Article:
The discussion highlights a shift in how Apple and Microsoft are integrating AI into their operating systems, with a significant focus on user privacy and functionality. Apple’s approach with macOS Sequoia and its AI features, particularly those tied to Siri, emphasizes on-device processing and stringent privacy measures. This strategy ensures user data remains confidential and only resorts to cloud processing when absolutely necessary, and even then, with explicit user consent. In contrast, Microsoft’s aggressive push to embed AI deeply into Windows products like Copilot raises concerns about data security and user trust. This integration often necessitates additional subscriptions to guarantee data protection, which can be off-putting for users wary of their data being shared. The commentary suggests that Apple’s measured and privacy-centric methodology in deploying AI, while initially slower, might offer a more reassuring and user-friendly experience compared to Microsoft’s rapid and more invasive rollout. As a result, even lifelong Windows users are contemplating a switch to macOS due to these growing privacy concerns and the desire for a more controlled AI interaction.

Instagram’s recent implementation of a ‘Made with AI’ tag on photos has stirred controversy among photographers. This tag, intended to indicate AI-generated content, is also being applied to real photos that have undergone minor edits in tools like Adobe Photoshop, which employs AI for some of its features. The move has frustrated photographers who feel that their genuine work is being misrepresented as artificial. Instagram’s Head, Adam Mosseri, explained that the tag is linked to image metadata and reflects any AI involvement, even if it’s just minor editing. This broad application has led to backlash from the creative community, who argue that the label unfairly suggests that the entire photo is artificial. Some suggest a more nuanced tagging system, such as distinguishing between ‘edited with AI’ and ‘created with AI,’ to better inform viewers about the extent of AI use. As the line between real and AI-generated content continues to blur, Instagram’s approach underscores the complexities in managing and communicating the use of AI in digital media.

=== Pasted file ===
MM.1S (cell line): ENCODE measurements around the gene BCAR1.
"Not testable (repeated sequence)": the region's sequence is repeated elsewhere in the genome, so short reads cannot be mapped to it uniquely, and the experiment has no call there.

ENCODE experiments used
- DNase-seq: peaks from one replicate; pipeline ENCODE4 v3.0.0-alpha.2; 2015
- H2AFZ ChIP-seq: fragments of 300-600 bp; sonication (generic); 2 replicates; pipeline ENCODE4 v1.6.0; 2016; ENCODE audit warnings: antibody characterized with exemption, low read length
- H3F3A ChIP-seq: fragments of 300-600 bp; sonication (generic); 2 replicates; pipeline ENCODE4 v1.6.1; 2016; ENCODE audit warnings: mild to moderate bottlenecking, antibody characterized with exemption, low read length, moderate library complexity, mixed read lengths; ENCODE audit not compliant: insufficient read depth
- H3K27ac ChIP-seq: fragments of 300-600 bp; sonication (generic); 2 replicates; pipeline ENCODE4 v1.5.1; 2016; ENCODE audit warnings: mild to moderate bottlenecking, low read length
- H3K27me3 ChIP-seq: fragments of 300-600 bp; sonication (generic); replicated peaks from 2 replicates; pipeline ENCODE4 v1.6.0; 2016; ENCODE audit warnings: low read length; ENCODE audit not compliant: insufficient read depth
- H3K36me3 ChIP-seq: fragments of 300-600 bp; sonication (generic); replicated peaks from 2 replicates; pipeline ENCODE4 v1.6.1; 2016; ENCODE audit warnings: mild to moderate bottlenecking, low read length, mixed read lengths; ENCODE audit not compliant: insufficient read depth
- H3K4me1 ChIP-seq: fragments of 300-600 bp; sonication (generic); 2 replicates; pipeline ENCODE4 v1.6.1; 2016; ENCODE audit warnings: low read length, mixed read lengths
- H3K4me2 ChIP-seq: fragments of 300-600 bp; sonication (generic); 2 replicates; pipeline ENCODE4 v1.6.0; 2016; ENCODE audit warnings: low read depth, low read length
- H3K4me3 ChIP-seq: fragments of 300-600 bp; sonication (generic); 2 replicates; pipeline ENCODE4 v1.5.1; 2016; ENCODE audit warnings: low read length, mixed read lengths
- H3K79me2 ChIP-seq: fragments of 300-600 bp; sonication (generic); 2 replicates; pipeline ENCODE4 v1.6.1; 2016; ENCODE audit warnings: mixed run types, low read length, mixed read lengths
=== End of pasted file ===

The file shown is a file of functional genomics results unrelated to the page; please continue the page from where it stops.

🛠️ AI tools updates

Luma AI’s Dream Machine is a new text-to-video generation tool that has rapidly garnered attention for its impressive capabilities, offering a competitive edge against established tools like OpenAI’s Sora. Developed by Luma AI, a San Francisco-based startup also known for its 3D model generator Genie, Dream Machine allows users to generate high-quality video content from text prompts for free. This approach democratizes access to advanced AI video creation, inviting widespread experimentation and creativity. Early users have pushed its limits by creating dynamic animations from static images and bringing famous artworks to life with realistic motion. Dream Machine excels in rendering coherent and fluid videos, making it suitable for a wide range of applications from storytelling to music videos and potentially full-length films. The platform’s user-friendly model, combined with plans for a developer-friendly API, positions Dream Machine as a versatile tool for both casual users and professionals. Users can start exploring Dream Machine’s capabilities by signing in through Luma Labs’ website, though current high demand restricts them to ten free video generations per day. As Luma AI continues to refine this technology, it promises to expand the horizons of AI-driven video content creation.